Facing South

Discussion on the three big Chinese internals, Yiquan, Bajiquan, Piguazhang and other similar styles.

Re: Facing South

Postby everything on Mon Aug 12, 2019 8:41 pm

animals who know how to return to the same spot - like homing pigeons - don't know how they do it. humans also don't know how they do it.
amateur practices til gets right pro til can't get wrong
/ better approx answer to right q than exact answer to wrong q which can be made precise /
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Re: Facing South

Postby Bao on Mon Aug 12, 2019 9:39 pm

everything wrote:...how to return to the same spot .... humans also don't know how they do it.


Especially when they are drunk...
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Re: Facing South

Postby wiesiek on Mon Aug 12, 2019 11:59 pm

I disagree with this statement, Bao
All pigeons know, that drunken humans getting 6th sense, and even if on the end can`t match the door`s key, but way to home will find :)
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Re: Facing South

Postby LaoDan on Tue Aug 13, 2019 6:53 am

The recent study looked at the large magnetic field of the Earth, not the smaller fluctuations in terrain used for mapping local variations, like are used by homing animals. Those local variations are less than 1% of the strength of the Earth’s magnetic field.

Since the study showed only marginal recognition of the strong magnetic fields, then it is doubtful that humans have the sensitivity to detect variations that are less than 1% of what the researchers tested. Essentially, only the ability to detect large magnetic field variations was possible, and only when testing northern hemisphere individuals with the fixed field as would be for the northern hemisphere (when they flipped the fixed field to that of the southern hemisphere, the northern hemisphere participants lost their detection of magnetic field changes).
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Re: Facing South

Postby LaoDan on Tue Aug 13, 2019 7:46 am

Bao wrote:A magnetic sense or sensativity for geographical orientation is nothing new. More than 20 years ago scientists discovered that we might have an inbuilt compass (in the nose) that humans probably could use pretty good for many thousand years ago. Many mammals could have it and use it instinctively to orient them.

https://anthropology.net/2006/11/21/the ... uman-nose/

Having magnetite in the nose does not necessarily mean that humans can use that for detecting magnetic fields. The recent study indicated that cryptochromes in the eye are not the sensory mechanism that humans may have for detecting geomagnetic forces, even though our eyes do contain cryptochromes. However, ferrimagnetic minerals (locations not determined in the recent study) are consistent with the current findings. More studies would be needed.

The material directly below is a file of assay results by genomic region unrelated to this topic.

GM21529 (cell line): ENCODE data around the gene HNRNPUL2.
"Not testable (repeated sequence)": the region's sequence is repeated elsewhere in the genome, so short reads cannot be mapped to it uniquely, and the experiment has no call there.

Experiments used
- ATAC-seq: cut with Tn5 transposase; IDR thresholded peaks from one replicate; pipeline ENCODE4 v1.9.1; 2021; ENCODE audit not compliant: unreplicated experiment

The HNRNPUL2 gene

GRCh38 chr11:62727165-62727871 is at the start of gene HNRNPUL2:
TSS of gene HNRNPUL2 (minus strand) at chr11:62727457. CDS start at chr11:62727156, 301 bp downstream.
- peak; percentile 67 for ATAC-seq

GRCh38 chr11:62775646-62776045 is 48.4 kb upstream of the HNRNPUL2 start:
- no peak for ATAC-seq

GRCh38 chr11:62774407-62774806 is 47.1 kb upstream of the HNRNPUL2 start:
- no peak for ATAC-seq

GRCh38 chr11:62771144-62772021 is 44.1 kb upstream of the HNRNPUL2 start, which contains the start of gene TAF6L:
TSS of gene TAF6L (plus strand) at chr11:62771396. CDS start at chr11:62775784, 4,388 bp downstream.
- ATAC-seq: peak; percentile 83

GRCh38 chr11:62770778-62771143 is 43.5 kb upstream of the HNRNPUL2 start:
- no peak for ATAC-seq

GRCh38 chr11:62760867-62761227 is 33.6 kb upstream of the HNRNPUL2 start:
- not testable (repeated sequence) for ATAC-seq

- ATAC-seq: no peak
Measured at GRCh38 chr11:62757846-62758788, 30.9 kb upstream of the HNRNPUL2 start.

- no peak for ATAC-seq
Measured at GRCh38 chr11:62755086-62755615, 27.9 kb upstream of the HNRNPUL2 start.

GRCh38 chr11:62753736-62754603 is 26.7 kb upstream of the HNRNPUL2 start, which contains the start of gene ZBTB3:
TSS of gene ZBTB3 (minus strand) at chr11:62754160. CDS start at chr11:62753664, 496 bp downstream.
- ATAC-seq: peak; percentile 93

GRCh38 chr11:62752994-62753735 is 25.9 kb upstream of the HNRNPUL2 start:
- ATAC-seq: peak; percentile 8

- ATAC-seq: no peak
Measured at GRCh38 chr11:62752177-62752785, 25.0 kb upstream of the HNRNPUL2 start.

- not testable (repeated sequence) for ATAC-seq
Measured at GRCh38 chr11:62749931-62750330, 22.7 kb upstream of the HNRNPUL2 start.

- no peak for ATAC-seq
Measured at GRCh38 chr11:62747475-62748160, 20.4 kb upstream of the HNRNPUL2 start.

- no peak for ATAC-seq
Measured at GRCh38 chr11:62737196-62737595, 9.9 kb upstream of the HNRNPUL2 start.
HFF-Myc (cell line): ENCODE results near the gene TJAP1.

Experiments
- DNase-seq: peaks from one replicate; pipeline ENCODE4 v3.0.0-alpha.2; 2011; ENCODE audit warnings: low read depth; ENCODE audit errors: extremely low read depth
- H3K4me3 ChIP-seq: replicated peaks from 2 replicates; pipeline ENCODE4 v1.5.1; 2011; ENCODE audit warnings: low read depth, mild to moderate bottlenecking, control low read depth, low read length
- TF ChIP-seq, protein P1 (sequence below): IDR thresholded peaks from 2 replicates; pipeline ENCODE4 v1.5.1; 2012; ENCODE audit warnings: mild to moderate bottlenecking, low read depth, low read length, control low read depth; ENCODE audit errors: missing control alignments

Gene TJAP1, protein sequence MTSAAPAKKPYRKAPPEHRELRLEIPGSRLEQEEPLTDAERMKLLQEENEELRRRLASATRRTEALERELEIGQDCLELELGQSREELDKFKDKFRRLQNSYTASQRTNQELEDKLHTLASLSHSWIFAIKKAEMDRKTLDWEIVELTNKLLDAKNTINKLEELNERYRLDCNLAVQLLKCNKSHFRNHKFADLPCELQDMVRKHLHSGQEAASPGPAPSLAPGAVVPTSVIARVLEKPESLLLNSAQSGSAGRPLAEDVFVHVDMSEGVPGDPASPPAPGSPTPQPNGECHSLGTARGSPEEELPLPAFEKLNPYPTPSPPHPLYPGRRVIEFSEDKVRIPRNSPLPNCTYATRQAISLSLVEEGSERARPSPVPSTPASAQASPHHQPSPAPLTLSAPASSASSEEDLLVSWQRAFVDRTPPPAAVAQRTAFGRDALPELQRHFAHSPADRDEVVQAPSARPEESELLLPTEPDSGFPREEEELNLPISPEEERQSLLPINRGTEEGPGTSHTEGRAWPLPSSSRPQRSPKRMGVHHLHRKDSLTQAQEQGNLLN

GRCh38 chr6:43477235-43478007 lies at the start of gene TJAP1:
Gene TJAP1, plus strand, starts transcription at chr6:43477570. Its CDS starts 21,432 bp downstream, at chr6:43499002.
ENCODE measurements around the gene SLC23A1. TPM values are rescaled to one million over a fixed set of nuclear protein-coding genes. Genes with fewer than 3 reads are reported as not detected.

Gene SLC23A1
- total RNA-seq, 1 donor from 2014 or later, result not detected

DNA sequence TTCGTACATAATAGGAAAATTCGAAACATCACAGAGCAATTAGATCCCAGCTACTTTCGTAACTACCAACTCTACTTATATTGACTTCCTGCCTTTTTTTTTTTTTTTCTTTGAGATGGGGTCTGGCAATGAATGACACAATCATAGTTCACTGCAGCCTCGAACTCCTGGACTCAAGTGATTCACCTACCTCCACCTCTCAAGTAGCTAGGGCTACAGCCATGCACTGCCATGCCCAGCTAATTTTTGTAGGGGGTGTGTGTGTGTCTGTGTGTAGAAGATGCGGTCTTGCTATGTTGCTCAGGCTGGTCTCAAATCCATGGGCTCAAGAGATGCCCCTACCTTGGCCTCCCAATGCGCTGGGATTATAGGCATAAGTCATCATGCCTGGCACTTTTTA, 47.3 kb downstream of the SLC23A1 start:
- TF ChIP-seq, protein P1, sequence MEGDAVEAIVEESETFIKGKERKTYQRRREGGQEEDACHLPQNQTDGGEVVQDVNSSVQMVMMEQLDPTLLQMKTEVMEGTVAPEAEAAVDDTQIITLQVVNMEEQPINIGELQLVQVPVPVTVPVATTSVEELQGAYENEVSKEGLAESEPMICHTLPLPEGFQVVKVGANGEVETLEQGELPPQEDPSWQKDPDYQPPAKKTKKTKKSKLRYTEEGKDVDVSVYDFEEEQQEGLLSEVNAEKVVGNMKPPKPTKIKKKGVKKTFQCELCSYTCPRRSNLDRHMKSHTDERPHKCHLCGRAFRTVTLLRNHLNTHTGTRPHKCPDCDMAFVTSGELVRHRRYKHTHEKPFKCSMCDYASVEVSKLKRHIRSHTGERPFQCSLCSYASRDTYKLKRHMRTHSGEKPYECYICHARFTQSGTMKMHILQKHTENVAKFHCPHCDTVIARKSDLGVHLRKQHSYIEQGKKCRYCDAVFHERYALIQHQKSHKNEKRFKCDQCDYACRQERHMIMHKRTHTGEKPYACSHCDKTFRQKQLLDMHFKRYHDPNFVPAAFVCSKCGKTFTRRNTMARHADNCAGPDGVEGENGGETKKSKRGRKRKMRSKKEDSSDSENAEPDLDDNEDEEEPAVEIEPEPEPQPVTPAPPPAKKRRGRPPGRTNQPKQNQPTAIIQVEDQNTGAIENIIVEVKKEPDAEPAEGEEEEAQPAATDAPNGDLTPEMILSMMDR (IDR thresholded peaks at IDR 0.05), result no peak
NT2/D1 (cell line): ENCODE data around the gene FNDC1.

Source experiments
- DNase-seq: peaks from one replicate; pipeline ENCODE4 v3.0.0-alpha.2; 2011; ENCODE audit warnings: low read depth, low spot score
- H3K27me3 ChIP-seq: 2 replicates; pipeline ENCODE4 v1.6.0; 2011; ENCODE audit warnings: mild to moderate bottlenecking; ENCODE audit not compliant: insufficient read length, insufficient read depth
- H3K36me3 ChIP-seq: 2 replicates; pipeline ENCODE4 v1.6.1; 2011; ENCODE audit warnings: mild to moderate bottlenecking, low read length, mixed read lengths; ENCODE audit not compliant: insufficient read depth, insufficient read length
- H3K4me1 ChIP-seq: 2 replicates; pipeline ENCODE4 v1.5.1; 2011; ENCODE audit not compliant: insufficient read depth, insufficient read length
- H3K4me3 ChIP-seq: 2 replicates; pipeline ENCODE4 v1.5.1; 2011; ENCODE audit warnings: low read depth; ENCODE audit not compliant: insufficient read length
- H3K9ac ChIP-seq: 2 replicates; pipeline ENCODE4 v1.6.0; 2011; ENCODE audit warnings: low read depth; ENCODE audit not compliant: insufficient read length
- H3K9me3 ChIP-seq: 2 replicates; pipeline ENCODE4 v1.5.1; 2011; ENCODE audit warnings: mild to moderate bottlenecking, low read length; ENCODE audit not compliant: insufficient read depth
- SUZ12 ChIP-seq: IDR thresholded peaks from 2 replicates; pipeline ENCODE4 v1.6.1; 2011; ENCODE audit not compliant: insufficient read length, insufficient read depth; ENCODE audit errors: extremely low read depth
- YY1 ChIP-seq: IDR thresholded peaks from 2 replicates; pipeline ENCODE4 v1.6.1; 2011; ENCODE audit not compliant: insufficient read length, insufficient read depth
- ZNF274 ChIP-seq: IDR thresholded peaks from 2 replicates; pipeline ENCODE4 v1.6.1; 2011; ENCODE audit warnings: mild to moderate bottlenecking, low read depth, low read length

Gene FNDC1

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Re: Facing South

Postby Steve James on Tue Aug 13, 2019 2:25 pm

Animals use their ability to perceive magnetic fields instinctively. If humans had it, they'd use it instinctively. However, salmon and sea turtles use it to return to spawning grounds. Salmon die. Sea turtles split up to live their solitary lives at sea. It's not clear that they are conscious of their ability. If humans are unconscious of that ability, they'll use other means --and create tools that make up for physiological inabilities.

https://www.livescience.com/1111-homing ... -home.html
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Re: Facing South

Postby LaoDan on Wed Aug 14, 2019 5:46 am

Just because an organism has something in common with other organisms does not mean that they have the potential for the some abilities. For example, snakes have the genes for legs, but that does not mean that snakes can walk, and in the rare case where a snake expresses the leg gene their resulting legs are non-functional. Closer to home, humans have noses and a sense of smell, but we have nowhere near the sensitivity of canines (tens of thousands difference in sensitivity), and humans cannot accomplish the feats that dogs can!

Humans’ having a mechanism to be able to detect geomagnetic forces does not mean that we potentially share the homing abilities demonstrated by other animals. It is not a matter of not practicing diligently enough, it is an inherent lack of capability (our mechanism does not have the sensitivity).
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Re: Facing South

Postby wayne hansen on Wed Aug 14, 2019 12:36 pm

All humans have the potential to learn internal martial arts but how many suceed
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Re: Facing South

Postby LaoDan on Wed Aug 14, 2019 1:33 pm

wayne hansen wrote:All humans have the potential to learn internal martial arts but how many suceed

At least training internal martial arts is working on something that is potentially attainable, rather than striving for something that our egos only think should be possible. Train as diligently as desired, and nobody will be able to train their sense of smell to be anywhere close to that of a dog.
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Re: Facing South

Postby Bill on Wed Aug 14, 2019 1:57 pm

I don't know about that. When I train hard, I smell like a dog.
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Re: Facing South

Postby Steve James on Wed Aug 14, 2019 4:02 pm

Humans have the ability to echolocate through sound, and they have the necessary organ to do so. But, how many people can actually do it? How long would ya'll imagine it would take to develop the ability through practice?

Btw, humans have trace particles of radioactive isotopes, but it doesn't mean they can detect radioactivity --even though they can be affected by it.
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